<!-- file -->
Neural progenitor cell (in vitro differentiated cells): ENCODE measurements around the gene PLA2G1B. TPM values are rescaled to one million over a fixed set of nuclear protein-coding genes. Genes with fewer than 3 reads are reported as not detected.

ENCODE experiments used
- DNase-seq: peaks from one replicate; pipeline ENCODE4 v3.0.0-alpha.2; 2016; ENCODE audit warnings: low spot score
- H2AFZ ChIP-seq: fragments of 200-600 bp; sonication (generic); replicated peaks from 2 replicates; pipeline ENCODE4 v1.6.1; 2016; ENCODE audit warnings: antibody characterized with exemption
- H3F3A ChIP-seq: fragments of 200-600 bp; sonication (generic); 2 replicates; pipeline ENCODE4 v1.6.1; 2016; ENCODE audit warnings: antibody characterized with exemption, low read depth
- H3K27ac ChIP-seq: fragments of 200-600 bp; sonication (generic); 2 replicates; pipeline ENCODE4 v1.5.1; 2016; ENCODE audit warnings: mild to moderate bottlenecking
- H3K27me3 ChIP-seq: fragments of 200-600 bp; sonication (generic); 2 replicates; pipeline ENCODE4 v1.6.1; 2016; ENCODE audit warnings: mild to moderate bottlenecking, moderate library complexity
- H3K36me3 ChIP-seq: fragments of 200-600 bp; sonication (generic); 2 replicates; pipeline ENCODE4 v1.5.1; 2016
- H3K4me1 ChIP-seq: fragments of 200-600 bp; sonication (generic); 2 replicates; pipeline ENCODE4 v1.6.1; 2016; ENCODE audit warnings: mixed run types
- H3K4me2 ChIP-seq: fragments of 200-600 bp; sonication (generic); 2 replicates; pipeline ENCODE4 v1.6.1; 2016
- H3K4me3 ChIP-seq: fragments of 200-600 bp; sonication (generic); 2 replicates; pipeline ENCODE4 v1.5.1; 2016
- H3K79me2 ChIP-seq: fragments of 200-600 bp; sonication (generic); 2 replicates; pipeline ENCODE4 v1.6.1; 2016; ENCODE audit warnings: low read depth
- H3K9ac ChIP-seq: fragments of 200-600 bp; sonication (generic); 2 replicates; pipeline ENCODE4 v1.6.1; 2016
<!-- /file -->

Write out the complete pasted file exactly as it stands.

Neural progenitor cell (in vitro differentiated cells): ENCODE measurements around the gene PLA2G1B. TPM values are rescaled to one million over a fixed set of nuclear protein-coding genes. Genes with fewer than 3 reads are reported as not detected.

ENCODE experiments used
- DNase-seq: peaks from one replicate; pipeline ENCODE4 v3.0.0-alpha.2; 2016; ENCODE audit warnings: low spot score
- H2AFZ ChIP-seq: fragments of 200-600 bp; sonication (generic); replicated peaks from 2 replicates; pipeline ENCODE4 v1.6.1; 2016; ENCODE audit warnings: antibody characterized with exemption
- H3F3A ChIP-seq: fragments of 200-600 bp; sonication (generic); 2 replicates; pipeline ENCODE4 v1.6.1; 2016; ENCODE audit warnings: antibody characterized with exemption, low read depth
- H3K27ac ChIP-seq: fragments of 200-600 bp; sonication (generic); 2 replicates; pipeline ENCODE4 v1.5.1; 2016; ENCODE audit warnings: mild to moderate bottlenecking
- H3K27me3 ChIP-seq: fragments of 200-600 bp; sonication (generic); 2 replicates; pipeline ENCODE4 v1.6.1; 2016; ENCODE audit warnings: mild to moderate bottlenecking, moderate library complexity
- H3K36me3 ChIP-seq: fragments of 200-600 bp; sonication (generic); 2 replicates; pipeline ENCODE4 v1.5.1; 2016
- H3K4me1 ChIP-seq: fragments of 200-600 bp; sonication (generic); 2 replicates; pipeline ENCODE4 v1.6.1; 2016; ENCODE audit warnings: mixed run types
- H3K4me2 ChIP-seq: fragments of 200-600 bp; sonication (generic); 2 replicates; pipeline ENCODE4 v1.6.1; 2016
- H3K4me3 ChIP-seq: fragments of 200-600 bp; sonication (generic); 2 replicates; pipeline ENCODE4 v1.5.1; 2016
- H3K79me2 ChIP-seq: fragments of 200-600 bp; sonication (generic); 2 replicates; pipeline ENCODE4 v1.6.1; 2016; ENCODE audit warnings: low read depth
- H3K9ac ChIP-seq: fragments of 200-600 bp; sonication (generic); 2 replicates; pipeline ENCODE4 v1.6.1; 2016